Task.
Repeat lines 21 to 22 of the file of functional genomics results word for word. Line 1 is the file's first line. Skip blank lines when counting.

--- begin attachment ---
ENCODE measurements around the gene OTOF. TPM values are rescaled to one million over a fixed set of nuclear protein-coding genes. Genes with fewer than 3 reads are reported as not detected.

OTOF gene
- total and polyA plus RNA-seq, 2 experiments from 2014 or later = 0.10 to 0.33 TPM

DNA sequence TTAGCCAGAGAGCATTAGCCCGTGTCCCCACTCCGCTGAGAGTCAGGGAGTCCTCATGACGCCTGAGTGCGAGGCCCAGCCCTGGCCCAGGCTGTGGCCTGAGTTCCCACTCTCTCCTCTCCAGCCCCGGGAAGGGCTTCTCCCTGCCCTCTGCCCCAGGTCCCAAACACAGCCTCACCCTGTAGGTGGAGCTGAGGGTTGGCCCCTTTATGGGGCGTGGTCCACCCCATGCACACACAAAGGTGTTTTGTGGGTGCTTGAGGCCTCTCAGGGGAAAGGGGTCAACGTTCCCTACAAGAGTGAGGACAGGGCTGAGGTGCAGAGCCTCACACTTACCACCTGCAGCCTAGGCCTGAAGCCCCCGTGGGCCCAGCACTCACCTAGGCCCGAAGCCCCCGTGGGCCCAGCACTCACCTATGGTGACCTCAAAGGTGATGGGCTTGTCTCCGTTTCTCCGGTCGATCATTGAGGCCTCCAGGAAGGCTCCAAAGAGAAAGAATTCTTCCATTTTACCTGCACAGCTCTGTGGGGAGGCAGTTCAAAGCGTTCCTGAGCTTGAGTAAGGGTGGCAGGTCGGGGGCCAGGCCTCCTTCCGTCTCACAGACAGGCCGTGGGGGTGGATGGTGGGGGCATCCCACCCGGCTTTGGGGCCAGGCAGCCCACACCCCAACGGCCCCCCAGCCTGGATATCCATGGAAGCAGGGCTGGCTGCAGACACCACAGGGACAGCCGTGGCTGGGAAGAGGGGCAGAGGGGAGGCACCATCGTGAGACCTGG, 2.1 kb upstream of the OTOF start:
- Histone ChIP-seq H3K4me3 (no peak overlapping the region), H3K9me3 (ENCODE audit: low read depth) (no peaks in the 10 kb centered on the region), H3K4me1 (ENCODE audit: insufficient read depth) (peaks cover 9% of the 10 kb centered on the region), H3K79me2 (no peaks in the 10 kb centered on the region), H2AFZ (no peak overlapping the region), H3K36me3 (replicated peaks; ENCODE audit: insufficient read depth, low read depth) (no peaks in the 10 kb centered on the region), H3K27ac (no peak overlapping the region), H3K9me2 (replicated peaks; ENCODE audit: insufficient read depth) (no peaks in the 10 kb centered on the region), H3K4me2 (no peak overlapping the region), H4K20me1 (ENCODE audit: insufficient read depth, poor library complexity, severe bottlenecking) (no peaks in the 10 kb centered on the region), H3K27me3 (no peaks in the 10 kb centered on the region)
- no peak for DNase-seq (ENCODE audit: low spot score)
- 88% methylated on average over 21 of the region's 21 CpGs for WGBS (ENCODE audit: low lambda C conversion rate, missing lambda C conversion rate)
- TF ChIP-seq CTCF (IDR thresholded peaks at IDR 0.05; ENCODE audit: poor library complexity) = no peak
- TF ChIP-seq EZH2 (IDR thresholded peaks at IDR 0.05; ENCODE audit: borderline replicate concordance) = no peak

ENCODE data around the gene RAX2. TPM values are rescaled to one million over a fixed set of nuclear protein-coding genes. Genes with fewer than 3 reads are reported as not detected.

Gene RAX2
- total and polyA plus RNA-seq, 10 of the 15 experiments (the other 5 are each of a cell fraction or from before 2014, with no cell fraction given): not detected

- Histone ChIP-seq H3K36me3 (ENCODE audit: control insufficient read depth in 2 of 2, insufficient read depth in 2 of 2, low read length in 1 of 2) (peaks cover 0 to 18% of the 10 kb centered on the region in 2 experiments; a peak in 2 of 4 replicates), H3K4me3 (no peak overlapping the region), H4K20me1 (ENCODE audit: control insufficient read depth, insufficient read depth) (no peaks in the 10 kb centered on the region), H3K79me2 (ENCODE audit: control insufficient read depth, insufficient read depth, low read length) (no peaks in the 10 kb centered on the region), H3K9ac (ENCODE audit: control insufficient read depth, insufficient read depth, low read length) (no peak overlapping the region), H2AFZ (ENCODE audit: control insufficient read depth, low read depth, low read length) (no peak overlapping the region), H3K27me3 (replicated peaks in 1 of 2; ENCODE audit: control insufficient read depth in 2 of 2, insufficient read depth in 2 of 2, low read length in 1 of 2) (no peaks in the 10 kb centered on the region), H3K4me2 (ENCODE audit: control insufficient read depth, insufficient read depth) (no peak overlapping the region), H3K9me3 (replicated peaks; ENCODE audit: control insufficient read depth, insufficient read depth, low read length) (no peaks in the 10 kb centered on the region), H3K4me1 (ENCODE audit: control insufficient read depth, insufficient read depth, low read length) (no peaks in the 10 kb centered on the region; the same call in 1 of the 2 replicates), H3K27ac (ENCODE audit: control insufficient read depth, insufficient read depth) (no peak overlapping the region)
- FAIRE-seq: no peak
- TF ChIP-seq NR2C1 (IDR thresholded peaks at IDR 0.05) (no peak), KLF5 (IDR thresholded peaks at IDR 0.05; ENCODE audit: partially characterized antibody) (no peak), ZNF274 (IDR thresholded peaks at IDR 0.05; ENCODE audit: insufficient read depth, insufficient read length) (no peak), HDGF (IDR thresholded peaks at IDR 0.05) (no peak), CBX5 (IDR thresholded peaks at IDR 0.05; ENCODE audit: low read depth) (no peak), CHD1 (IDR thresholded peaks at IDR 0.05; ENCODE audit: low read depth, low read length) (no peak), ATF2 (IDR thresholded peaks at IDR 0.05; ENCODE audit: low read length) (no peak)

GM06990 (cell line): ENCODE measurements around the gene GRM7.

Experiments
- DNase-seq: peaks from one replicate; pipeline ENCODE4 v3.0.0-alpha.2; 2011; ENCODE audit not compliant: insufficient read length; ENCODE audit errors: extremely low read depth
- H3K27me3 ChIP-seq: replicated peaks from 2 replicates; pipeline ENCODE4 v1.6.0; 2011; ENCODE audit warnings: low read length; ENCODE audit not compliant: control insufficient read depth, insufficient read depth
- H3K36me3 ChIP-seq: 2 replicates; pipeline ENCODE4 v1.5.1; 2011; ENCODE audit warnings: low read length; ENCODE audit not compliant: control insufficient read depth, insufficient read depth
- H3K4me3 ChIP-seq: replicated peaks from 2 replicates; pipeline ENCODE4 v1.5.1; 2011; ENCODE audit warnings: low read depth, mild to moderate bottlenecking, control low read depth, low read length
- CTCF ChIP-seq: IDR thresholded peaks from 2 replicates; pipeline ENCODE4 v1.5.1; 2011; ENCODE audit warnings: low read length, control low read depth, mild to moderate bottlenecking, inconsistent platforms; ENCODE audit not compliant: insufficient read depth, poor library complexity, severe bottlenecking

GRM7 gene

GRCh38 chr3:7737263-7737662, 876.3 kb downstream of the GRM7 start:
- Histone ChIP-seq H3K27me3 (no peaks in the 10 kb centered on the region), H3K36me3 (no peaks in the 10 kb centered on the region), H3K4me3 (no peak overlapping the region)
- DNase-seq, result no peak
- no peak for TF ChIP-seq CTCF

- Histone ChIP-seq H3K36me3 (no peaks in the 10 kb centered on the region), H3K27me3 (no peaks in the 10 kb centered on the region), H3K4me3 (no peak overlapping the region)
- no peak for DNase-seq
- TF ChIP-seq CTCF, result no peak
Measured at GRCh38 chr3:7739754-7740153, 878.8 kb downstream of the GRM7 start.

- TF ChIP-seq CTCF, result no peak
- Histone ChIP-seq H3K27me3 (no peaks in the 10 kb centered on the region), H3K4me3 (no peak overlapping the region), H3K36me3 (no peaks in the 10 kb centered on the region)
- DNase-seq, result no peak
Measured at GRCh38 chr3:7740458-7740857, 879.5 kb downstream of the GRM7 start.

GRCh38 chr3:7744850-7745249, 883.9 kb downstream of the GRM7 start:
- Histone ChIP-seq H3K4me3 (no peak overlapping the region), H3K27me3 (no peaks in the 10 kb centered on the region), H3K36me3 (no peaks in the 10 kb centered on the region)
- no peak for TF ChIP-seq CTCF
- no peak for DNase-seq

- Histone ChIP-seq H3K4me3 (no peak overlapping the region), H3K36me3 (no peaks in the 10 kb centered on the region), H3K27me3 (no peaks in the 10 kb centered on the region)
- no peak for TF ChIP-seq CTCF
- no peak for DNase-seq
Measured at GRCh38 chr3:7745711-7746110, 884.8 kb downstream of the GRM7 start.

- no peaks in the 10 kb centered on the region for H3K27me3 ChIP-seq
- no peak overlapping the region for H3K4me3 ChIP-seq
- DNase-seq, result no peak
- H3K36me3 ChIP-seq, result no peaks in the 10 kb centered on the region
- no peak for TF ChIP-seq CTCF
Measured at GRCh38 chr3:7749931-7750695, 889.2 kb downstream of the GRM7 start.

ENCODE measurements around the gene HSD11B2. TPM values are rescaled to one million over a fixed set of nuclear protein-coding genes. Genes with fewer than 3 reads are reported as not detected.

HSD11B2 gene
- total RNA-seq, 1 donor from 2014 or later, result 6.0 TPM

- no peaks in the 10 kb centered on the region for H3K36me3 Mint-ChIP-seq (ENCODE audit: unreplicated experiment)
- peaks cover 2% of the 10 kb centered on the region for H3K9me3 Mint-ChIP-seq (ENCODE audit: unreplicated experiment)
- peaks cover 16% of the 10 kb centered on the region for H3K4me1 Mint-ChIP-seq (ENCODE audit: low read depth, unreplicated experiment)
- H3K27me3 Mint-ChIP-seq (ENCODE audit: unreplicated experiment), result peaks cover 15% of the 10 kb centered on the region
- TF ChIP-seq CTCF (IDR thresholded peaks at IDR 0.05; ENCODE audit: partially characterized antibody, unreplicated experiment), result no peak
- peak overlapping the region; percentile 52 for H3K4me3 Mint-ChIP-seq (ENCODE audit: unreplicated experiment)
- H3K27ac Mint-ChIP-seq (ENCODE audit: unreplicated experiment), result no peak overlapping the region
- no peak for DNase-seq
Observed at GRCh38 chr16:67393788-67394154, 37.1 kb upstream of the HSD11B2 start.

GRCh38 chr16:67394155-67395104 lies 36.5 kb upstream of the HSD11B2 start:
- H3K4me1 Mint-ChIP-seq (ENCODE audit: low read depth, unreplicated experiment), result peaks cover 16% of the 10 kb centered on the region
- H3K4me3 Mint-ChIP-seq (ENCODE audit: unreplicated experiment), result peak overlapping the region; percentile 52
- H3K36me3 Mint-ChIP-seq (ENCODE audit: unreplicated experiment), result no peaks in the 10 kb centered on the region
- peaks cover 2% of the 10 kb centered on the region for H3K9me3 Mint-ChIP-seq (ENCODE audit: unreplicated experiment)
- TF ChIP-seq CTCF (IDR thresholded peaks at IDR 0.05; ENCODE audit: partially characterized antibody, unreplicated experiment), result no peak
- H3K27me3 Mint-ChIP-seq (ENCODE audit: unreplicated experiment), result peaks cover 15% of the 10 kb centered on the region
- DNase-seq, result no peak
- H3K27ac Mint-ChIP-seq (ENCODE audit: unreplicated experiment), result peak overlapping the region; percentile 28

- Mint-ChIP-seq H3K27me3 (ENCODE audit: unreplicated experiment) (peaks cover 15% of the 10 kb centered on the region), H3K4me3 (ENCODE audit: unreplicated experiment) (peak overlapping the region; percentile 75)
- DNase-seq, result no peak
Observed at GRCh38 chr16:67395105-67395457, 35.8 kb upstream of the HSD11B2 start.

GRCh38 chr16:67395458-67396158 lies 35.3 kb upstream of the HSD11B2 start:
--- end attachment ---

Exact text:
- H3K4me3 ChIP-seq: replicated peaks from 2 replicates; pipeline ENCODE4 v1.5.1; 2011; ENCODE audit warnings: low read depth, mild to moderate bottlenecking, control low read depth, low read length
- CTCF ChIP-seq: IDR thresholded peaks from 2 replicates; pipeline ENCODE4 v1.5.1; 2011; ENCODE audit warnings: low read length, control low read depth, mild to moderate bottlenecking, inconsistent platforms; ENCODE audit not compliant: insufficient read depth, poor library complexity, severe bottlenecking